In one of my many past athletic lives, I was a Division I volleyball player. I played enough games to earn a coveted Varsity letter, but not enough to avoid becoming frustrated with spending a good portion of my time on the bench. Sometimes I look back and wish I had pursued track instead of volleyball—but then again, I have yet to touch a volleyball since 2009 and I still love to run. Trade-offs and what-ifs—do they actually matter?
One of my most vivid memories (of many) from the days playing for Penn Volleyball was one brutal practice where the coach, whom I happened to dislike greatly, had us performing push-ups for each missed serve in a practice. But in the most diabolical way possible, the "penalty" went up by 10 push ups for each missed serve.
First missed serve? Each player on the team had to knock out 10 push-ups. Second missed serve? 20. And then 30, then 40 and so on. The catch was that with each missed serve, each player's arms got more and more tired and so more and more balls went into the net or careered out of bounds.
I remember when we hit 100 and we looked around and I wondered if the torture would ever stop. Would the Coach pull the emergency brake and end practice, or would we keep going until by some miracle we managed big lollypop easy serves in-bound that meant a reprieve from more push-ups.
I can't remember how it ended—other than useless arms for the next few days—but the final pushup tally was somewhere approaching 1000. Afterwards, we sat around in the locker room, dazed. Some of my hardest training sessions pre-Ironman were with the Penn Volleyball team and this one still sits pretty high up on the torture list.
I honestly don't know if that episode ultimately taught us anything, or if it had any affect on our team's performance across the rest of the season—but I think about that day quite a lot in my triathlon training.
My long rides have recently had a number of hard intervals to hit, longer and higher wattages than I am used to seeing in training. And, frankly, I have missed quite a lot of them. But each time I miss them, whether within an individual bike session or across several, I always make a point to take a deep breath, refocus and attempt to hit the target, regardless of whether or not how tired my legs are or how uncertain I am that I will hit the outcome.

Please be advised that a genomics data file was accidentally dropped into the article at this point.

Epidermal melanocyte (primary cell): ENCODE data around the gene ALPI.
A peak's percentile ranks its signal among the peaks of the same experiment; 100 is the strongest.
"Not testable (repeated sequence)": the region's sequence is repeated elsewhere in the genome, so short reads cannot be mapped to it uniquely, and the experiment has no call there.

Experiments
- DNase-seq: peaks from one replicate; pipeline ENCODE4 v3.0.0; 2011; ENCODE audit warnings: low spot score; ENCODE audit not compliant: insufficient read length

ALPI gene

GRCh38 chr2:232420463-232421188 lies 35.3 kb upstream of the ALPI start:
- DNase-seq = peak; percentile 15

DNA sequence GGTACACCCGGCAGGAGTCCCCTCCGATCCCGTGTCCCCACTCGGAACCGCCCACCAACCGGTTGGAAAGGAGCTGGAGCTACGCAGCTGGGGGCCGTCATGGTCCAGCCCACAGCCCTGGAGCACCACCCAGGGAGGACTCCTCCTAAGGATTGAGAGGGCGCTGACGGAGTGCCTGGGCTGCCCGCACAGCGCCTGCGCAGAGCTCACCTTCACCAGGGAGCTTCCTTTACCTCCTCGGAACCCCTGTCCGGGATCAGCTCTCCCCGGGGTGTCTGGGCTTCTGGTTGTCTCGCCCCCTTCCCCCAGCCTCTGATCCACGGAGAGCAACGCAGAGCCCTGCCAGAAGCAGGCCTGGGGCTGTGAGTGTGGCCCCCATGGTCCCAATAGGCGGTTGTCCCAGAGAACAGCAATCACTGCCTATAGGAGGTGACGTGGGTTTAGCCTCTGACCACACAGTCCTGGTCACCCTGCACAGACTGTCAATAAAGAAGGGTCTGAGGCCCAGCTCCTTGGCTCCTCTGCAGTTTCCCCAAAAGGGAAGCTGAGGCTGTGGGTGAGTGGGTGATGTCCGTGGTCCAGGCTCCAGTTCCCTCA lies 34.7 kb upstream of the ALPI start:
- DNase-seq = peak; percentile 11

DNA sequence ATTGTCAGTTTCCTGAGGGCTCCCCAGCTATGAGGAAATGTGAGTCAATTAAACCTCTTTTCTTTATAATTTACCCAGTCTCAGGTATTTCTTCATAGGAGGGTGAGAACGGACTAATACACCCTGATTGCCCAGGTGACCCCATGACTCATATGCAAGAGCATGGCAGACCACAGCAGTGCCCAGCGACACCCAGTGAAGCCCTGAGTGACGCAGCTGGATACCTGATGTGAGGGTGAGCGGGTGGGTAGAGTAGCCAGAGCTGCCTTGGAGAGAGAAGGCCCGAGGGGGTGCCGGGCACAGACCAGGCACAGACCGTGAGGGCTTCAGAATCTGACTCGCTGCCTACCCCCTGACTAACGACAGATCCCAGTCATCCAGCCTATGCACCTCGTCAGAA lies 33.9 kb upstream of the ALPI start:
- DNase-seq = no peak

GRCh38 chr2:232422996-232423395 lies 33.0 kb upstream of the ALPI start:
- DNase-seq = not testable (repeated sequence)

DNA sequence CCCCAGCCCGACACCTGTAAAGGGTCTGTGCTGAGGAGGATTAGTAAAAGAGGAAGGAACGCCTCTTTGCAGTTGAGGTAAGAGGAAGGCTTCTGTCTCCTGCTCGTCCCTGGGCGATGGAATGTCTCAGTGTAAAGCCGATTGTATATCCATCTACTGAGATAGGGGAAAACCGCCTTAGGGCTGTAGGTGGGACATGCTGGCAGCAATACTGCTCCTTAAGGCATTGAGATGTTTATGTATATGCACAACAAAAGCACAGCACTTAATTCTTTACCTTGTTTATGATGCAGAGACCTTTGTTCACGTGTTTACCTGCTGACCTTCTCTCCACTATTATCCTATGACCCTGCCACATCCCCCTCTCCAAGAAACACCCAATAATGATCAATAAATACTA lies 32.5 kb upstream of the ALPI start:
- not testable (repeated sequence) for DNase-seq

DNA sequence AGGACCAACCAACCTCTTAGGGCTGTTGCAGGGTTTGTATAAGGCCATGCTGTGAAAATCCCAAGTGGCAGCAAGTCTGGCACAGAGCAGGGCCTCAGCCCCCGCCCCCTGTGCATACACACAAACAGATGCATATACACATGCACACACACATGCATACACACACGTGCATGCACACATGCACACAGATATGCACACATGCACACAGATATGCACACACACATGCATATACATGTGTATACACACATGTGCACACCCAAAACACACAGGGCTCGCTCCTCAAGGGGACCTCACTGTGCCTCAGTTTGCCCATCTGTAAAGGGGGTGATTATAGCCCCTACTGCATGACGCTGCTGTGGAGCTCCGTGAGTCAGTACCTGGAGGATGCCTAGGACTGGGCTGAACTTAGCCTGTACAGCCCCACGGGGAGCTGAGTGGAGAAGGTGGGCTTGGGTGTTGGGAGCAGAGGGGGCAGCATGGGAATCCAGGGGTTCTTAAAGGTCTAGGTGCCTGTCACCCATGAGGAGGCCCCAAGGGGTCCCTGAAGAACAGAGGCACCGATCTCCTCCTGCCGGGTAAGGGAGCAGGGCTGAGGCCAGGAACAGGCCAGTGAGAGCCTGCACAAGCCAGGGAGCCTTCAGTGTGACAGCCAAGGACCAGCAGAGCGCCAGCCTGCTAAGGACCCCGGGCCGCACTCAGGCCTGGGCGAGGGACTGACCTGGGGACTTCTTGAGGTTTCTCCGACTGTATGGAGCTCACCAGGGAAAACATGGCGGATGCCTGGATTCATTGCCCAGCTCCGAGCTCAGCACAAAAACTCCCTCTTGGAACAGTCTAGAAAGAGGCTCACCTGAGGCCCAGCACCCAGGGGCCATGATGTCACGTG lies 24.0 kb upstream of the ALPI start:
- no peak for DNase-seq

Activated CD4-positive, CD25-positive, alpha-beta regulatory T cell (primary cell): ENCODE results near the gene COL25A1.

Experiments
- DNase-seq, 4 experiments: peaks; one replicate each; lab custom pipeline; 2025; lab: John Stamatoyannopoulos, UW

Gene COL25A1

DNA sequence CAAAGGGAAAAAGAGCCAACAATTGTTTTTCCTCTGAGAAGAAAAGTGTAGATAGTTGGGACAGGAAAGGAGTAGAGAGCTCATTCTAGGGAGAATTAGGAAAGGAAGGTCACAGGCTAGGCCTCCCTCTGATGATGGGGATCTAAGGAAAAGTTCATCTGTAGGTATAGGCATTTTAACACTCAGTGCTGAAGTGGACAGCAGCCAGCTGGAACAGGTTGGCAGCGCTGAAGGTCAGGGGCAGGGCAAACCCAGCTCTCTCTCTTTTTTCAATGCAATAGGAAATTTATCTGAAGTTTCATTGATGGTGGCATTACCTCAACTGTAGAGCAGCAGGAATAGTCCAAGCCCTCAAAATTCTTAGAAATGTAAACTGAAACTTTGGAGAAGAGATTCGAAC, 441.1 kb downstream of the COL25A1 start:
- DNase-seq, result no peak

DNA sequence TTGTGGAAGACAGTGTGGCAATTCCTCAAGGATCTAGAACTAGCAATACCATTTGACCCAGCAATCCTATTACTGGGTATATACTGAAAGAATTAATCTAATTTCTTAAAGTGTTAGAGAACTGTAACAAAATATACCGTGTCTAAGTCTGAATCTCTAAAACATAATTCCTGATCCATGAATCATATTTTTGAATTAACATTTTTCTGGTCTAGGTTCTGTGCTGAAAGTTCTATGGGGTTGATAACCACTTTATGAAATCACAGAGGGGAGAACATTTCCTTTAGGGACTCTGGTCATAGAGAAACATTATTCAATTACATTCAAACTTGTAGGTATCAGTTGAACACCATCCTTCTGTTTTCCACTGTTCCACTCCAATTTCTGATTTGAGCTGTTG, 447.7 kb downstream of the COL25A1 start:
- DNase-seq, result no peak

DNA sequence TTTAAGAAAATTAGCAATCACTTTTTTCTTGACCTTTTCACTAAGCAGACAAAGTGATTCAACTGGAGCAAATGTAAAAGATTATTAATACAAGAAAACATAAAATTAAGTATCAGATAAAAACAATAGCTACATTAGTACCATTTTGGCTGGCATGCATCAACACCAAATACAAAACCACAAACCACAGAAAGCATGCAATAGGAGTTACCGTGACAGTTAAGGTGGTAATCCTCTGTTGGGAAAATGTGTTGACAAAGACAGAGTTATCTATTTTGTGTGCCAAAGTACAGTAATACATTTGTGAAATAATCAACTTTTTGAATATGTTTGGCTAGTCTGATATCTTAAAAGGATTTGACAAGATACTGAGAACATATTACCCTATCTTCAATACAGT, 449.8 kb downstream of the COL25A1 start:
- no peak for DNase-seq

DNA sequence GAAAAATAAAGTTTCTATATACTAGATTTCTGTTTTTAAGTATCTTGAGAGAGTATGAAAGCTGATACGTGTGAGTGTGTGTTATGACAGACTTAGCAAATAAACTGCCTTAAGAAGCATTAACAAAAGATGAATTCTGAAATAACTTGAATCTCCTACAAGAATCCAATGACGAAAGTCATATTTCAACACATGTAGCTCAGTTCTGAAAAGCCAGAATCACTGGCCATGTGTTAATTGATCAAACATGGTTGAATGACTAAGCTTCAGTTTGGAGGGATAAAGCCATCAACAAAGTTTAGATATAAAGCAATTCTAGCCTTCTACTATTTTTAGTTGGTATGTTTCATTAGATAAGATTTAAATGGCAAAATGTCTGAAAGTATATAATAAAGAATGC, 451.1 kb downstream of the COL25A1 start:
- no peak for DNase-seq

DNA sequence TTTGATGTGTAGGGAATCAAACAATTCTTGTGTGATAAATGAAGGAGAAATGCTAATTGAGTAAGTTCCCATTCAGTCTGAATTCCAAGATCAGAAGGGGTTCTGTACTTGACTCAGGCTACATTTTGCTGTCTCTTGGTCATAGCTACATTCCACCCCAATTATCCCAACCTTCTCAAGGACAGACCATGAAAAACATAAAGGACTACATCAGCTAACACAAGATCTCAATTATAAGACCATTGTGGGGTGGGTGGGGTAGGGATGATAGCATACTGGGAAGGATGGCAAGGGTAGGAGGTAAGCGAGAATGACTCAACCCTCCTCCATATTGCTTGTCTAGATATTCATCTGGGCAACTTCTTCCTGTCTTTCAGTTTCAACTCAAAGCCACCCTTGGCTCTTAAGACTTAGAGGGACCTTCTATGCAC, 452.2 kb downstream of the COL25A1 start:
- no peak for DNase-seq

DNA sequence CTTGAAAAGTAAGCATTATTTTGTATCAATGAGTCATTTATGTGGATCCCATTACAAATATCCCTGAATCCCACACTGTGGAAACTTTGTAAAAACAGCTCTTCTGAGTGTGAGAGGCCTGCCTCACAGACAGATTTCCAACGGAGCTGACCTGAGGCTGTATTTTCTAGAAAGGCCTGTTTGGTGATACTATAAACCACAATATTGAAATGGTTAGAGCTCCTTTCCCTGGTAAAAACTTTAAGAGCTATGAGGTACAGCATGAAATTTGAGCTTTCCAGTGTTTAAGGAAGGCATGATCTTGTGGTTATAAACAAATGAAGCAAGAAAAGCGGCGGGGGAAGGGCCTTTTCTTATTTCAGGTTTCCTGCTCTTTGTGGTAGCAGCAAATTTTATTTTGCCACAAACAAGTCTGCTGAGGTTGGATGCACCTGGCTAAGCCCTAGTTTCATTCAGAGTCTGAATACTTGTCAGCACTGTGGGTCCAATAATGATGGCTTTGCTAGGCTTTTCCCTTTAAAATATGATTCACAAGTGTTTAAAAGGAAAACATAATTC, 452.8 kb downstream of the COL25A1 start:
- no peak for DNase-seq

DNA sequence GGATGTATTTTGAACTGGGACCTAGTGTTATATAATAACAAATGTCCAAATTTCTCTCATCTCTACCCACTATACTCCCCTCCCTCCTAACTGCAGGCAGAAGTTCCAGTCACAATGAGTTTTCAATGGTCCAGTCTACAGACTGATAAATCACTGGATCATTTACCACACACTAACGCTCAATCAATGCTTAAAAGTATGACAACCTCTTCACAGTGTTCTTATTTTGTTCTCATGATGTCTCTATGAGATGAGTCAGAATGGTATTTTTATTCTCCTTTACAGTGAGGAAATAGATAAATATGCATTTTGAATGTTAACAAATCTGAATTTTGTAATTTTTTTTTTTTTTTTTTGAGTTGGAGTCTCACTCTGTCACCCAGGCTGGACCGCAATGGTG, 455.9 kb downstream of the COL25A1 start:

Missing the goal happens. It's not a reason to get frustrated and give up and walk away from the training session. Yes, it may make things harder but it's no reason to stop or to deviate. You can start to realize that so much of what you are attempting to do (within reason) is more about finding the calm within yourself and executing, whether it's getting the ball over a 7'4 net or holding 2X0 watts for 20 minutes.
I listened to a great Finding Mastery podcast a few weeks ago with Bob Bowman, in which he describes a similar process by which he had a female athlete swim as many 100s as it took to go under a specific time (I believe she was trying to break a minute for the 100 free). The goal is to create an environment in training by which athletes are asked to raise the bar and perform at a level that truly tests their abilities.
On Number 24, after several missed splits and even crying behind her goggles, this athlete swam a 58. Clearly it was not her fitness or strength that kept her from breaking through that performance barrier—it was her focus and mindset. By putting her in a situation where she had to figure it out under high stakes, the coach simulated a typical race day environment and forced her to learn how to solve a problem under stressful situations.
The more I train and the more I experience failure in my training, the more I come to realize that performance is all about learning how to be comfortable being uncomfortable and learning how to access the edge of our athletic capabilities. Not every day—that would be a recipe for burn-out—but enough where we are able to show up on race day, think to ourselves "yes, this feels familiar and yes this is achievable" and we are able to go out there and execute.
While I would never voluntarily subject myself to so many pushups that I can't wash my hair for a week, I love the new targets that are set in front of me and have embraced my many failures as a way to keep trying, and trying, and trying again.